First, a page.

As people exit after the Sunday worship service, I regularly stand at the end of an aisle. As they pass, I take their hands and, with a smile and eye-contact, I say "Peace be with you," or "God bless you." Most seem to cherish and value both the touch and the words. Some even seem to glow a little. They have been blessed, and it makes a difference.
A man told me recently that I had touched his shoulder as I walked by at a big dinner-event. "I felt blessed", he said. I was unaware that I had done such a thing.
Words, touch, prayer, can powerfully communicate grace and peace. "Grace" is a glimpse, a taste, an awareness, of the sheer generosity of God's heart. "Peace" is a strong awareness of the goodness of life with Jesus. The Benediction is planting those vital truths in our hearts.
When the Pastor, at the conclusion of a worship service says, "Receive the Benediction", something important is about to happen. It is not mere words signaling the conclusion of the time together. Whoever says, "The Lord bless you and keep you...." is delivering more than a farewell. These words, when received with respect and openness, are spirit-lifting, healing, hope-generating gifts of God to the waiting people. Pastors usually deliver the words of The Blessing as if they are sending the personal touch of the Lord.
The Benediction, or The Blessing, has a long history in the Christian church. Until recently, only the formally ordained spoke those special words, with an arm or both arms raised and extended.
The Benediction recently was given a tremendous rejuvenation by an esteemed Christian psychologist,Paul Pruyser. He said:
In corporate worship the introductory phrases, "Our help is in the name of the Lord," or "Grace be unto you and peace," accompanied by the gesture of one uplifted arm slightly bent toward the congregation is an ancient and almost completely self-explanatory cultic gesture. Sometimes both hands were used, spread out with the palms turned invitingly to the congregation.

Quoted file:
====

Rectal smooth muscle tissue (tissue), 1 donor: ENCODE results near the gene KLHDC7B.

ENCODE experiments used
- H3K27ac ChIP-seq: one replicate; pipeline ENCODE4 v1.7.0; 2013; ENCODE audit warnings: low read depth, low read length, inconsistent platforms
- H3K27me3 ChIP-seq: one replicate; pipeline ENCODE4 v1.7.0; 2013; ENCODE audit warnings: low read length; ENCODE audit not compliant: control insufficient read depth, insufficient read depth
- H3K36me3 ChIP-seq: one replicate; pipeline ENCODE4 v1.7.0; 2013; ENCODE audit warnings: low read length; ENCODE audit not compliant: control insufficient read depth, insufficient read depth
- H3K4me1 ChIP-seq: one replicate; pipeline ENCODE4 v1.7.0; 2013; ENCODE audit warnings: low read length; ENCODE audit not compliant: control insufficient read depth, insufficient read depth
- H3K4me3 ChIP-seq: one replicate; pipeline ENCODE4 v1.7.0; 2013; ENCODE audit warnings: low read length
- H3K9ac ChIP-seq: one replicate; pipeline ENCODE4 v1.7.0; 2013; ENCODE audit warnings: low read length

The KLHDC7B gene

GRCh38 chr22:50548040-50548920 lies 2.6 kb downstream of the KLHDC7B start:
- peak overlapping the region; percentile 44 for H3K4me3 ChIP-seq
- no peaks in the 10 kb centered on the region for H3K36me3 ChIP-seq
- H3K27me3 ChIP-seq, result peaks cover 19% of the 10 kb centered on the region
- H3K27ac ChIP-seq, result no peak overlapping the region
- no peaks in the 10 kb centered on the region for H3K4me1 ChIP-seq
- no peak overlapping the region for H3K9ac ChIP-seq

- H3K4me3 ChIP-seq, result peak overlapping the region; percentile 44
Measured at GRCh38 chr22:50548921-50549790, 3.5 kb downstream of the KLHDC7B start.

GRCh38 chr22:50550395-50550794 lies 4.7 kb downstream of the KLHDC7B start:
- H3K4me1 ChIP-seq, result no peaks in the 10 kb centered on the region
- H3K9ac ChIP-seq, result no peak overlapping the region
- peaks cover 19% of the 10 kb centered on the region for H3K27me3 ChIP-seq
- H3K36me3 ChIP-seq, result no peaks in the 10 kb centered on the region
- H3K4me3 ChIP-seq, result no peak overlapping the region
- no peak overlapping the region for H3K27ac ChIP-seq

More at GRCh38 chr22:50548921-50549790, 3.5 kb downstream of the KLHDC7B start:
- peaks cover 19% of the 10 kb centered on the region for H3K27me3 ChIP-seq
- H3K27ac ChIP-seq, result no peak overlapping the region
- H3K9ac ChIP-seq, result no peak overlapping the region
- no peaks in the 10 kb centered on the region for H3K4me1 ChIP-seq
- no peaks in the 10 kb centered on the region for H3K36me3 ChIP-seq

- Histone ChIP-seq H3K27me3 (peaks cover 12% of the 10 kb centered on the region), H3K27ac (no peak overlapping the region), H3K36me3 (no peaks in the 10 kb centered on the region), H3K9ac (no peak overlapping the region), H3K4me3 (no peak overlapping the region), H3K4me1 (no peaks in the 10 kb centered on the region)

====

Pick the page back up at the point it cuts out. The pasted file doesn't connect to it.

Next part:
At the end of the service came a more magnificent variant of the same gesture during the solemn and yet intensely benevolent pronouncement of the Benediction. "The Grace of the Lord Jesus Christ, the Love of God, and the Communion of the Holy Spirit be with you all." The gesture consisted of the minister's raising both arms full length, upward and outward, again slightly bent toward the congregation. It is a beautiful, stirring gesture, reminiscent of the perennial themes of the psalmist who sang of the hen covering her chicks under her wings, of angels being given charge over the faltering steps of mortal beings or fresh oil being poured over a tired head.
The extended arms and the special words are also the natural gesture for sending people forth and out into the world where work is to be done or back into their homes where peace may be had. Two hands raised upward and forward also suggest radiance and emanation; they give and communicate power to those who appreciate having part of it. They convey the outpouring of love, and portray the encompassing strength of providential support. And yet, these are the gestures of just another human being.
Dr. Pruyser implies that pastors ought to reconsider the appropriate use of the Blessing in pastoral work in general, including the laying on of hands. He deplores the floppy giving of the Benediction as belittling the act and themselves. He feels that to belittle the Benediction with its symbolic use of the hands overlooks the deeper needs of people. These blessings are the expressions of providential care which is so essential and deep in the heart of the Christian life:
Pastors must re-evaluate giving The Benediction. It is a personal and powerful part of the worship service. And the people must open their hearts and spirits and with expectancy trust that these precious words and the outspread arms are in fact sending the love and peace we all need and long for.
Silly Thoughts At my age ’Getting lucky’ means walking into a room and remembering what I came in there for.
At my age ’Getting lucky’ means walking into a room and remembering what I came in there for.